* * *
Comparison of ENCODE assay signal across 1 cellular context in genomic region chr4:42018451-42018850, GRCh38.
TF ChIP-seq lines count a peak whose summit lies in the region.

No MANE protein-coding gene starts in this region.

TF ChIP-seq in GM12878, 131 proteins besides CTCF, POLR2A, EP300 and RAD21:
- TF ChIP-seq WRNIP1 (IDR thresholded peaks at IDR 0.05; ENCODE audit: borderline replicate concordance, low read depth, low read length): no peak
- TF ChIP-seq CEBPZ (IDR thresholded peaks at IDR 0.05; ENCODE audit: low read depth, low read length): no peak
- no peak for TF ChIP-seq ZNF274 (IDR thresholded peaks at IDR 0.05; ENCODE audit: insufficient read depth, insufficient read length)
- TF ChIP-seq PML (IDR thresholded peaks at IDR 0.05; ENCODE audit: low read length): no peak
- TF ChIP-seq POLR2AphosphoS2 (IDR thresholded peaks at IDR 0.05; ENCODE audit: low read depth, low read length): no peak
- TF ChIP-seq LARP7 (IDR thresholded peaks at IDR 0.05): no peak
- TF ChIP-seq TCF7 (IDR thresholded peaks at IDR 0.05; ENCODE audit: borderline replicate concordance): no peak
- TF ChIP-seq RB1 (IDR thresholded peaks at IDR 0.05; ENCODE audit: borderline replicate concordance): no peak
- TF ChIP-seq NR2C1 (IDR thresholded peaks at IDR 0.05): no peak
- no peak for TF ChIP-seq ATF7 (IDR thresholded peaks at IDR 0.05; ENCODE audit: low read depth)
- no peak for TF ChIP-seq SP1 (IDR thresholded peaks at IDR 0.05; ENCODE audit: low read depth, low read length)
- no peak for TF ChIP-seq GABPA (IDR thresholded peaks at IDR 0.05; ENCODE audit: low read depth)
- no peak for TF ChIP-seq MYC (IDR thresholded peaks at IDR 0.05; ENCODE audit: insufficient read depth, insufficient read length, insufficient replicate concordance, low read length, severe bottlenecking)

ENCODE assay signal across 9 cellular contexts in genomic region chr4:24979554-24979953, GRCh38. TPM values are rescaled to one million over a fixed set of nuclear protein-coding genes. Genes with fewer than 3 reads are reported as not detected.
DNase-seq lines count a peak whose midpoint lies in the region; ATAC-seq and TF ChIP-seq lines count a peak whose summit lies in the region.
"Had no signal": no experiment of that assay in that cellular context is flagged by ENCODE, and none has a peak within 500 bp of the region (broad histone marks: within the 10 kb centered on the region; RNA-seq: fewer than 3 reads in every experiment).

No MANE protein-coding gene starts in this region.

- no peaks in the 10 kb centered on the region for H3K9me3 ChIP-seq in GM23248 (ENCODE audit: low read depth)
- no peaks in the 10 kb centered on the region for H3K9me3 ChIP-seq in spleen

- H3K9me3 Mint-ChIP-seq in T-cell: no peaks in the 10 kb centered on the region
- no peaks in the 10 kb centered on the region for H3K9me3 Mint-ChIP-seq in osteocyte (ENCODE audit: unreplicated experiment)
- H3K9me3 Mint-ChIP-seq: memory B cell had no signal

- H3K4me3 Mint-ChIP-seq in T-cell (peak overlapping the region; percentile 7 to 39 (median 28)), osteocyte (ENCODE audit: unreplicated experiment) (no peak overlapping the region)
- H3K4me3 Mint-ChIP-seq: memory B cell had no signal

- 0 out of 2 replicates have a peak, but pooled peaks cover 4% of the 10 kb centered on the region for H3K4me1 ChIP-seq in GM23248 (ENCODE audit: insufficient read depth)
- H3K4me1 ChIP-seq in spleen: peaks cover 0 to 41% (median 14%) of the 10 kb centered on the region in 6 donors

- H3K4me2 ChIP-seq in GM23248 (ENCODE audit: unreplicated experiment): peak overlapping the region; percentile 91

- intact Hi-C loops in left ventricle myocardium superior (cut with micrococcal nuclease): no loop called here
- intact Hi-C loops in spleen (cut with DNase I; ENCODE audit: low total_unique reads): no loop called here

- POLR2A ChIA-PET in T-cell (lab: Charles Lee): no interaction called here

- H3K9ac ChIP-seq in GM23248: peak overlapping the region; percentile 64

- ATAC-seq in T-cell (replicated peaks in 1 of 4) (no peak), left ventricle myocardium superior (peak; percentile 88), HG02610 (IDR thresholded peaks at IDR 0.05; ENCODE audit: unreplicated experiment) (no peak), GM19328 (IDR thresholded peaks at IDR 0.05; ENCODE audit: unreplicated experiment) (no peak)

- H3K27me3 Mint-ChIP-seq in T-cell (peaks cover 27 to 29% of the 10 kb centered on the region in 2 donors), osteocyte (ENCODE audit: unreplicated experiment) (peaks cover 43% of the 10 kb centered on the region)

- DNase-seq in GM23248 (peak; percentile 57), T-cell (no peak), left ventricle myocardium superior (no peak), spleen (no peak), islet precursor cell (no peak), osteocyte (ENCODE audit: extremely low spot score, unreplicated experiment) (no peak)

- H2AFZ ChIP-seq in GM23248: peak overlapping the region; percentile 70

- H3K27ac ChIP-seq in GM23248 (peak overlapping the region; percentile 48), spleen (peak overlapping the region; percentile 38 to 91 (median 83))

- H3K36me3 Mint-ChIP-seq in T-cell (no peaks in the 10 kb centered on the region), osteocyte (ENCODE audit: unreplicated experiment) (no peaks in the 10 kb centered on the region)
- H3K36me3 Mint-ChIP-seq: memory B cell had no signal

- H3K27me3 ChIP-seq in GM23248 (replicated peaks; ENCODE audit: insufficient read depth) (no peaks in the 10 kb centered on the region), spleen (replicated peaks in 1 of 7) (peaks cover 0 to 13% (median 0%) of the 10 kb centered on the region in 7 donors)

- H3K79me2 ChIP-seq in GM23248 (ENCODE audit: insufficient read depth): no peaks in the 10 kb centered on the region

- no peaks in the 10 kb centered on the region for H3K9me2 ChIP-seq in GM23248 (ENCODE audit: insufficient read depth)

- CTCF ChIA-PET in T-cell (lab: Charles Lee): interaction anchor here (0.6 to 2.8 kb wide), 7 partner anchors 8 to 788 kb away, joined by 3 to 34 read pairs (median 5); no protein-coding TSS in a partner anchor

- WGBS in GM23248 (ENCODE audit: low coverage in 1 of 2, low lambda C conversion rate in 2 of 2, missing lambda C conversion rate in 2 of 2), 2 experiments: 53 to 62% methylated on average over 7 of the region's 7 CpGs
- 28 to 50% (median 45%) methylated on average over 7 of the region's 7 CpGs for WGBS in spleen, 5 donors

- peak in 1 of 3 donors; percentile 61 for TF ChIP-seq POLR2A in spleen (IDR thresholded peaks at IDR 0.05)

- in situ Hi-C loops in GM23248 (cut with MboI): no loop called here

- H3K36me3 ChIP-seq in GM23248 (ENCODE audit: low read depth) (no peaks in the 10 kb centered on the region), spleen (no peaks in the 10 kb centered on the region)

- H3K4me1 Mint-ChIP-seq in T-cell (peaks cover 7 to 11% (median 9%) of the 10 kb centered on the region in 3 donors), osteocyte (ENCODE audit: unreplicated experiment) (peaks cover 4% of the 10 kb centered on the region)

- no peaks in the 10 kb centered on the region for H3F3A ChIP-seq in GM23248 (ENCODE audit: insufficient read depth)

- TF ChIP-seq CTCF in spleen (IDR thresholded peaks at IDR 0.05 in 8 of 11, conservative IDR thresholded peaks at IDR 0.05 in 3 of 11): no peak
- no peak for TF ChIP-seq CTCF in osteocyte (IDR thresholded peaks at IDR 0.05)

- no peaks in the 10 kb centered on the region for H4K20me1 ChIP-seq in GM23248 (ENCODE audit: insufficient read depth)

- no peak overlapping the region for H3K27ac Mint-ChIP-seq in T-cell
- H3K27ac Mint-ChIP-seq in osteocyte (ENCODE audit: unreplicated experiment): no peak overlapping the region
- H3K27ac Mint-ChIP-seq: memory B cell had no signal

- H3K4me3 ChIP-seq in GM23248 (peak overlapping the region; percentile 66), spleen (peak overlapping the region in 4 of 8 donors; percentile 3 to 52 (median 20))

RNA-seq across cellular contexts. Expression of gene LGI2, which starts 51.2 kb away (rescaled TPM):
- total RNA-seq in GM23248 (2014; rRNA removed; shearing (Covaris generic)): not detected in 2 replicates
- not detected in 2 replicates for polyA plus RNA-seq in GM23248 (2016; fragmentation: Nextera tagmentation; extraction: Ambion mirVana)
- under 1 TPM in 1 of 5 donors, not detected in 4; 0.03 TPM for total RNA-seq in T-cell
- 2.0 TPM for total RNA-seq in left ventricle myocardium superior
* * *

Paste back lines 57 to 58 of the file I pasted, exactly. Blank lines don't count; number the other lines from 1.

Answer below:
- no peak overlapping the region for H3K27ac Mint-ChIP-seq in T-cell
- H3K27ac Mint-ChIP-seq in osteocyte (ENCODE audit: unreplicated experiment): no peak overlapping the region